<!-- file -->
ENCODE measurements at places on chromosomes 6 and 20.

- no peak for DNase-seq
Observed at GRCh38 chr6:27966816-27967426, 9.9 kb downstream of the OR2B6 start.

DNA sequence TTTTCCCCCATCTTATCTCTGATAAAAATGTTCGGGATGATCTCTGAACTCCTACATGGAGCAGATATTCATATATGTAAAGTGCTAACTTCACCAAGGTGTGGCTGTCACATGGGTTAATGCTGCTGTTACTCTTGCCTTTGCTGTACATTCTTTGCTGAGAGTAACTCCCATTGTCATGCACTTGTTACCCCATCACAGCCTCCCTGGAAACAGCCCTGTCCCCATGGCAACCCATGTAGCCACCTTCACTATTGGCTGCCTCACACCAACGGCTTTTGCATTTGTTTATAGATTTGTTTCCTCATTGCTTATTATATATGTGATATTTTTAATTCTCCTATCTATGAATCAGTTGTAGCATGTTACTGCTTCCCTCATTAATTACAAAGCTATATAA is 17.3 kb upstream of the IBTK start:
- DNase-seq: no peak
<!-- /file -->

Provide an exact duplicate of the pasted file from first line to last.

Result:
ENCODE measurements at places on chromosomes 6 and 20.

- no peak for DNase-seq
Observed at GRCh38 chr6:27966816-27967426, 9.9 kb downstream of the OR2B6 start.

DNA sequence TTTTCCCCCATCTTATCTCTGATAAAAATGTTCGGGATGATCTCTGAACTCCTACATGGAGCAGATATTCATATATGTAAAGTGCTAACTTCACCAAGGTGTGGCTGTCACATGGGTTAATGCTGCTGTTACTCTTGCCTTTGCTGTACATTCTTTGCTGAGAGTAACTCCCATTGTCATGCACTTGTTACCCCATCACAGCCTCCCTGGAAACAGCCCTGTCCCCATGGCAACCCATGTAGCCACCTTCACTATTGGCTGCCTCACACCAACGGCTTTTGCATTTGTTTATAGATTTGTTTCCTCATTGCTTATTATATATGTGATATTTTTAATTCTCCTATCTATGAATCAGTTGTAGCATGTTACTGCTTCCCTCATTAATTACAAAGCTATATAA is 17.3 kb upstream of the IBTK start:
- DNase-seq: no peak